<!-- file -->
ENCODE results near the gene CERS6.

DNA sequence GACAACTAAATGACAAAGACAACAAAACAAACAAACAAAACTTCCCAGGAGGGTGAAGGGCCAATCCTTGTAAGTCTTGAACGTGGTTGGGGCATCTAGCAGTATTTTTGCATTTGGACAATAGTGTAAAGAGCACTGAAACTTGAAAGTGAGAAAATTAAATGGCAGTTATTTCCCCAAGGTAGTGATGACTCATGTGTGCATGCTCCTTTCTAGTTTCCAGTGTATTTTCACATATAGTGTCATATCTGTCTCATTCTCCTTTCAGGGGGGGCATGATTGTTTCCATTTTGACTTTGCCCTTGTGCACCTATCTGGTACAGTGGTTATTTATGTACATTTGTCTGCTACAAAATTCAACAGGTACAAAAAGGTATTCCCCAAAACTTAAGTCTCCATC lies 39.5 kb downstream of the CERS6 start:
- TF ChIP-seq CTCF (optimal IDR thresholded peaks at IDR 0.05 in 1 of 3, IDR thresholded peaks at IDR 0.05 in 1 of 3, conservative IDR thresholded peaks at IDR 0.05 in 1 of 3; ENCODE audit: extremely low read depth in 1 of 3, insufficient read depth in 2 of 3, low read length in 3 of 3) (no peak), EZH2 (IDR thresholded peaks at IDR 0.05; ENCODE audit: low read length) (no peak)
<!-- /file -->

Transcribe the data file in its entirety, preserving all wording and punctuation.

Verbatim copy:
ENCODE results near the gene CERS6.

DNA sequence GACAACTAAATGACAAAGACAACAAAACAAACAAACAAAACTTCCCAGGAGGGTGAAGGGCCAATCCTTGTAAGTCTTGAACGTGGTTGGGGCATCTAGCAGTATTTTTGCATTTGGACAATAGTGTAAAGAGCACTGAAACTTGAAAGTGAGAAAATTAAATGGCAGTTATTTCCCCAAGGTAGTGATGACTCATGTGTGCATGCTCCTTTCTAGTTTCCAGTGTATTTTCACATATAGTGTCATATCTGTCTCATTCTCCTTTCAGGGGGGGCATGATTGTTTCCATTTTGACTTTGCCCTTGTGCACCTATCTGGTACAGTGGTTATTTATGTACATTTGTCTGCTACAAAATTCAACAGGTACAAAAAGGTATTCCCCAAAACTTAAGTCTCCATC lies 39.5 kb downstream of the CERS6 start:
- TF ChIP-seq CTCF (optimal IDR thresholded peaks at IDR 0.05 in 1 of 3, IDR thresholded peaks at IDR 0.05 in 1 of 3, conservative IDR thresholded peaks at IDR 0.05 in 1 of 3; ENCODE audit: extremely low read depth in 1 of 3, insufficient read depth in 2 of 3, low read length in 3 of 3) (no peak), EZH2 (IDR thresholded peaks at IDR 0.05; ENCODE audit: low read length) (no peak)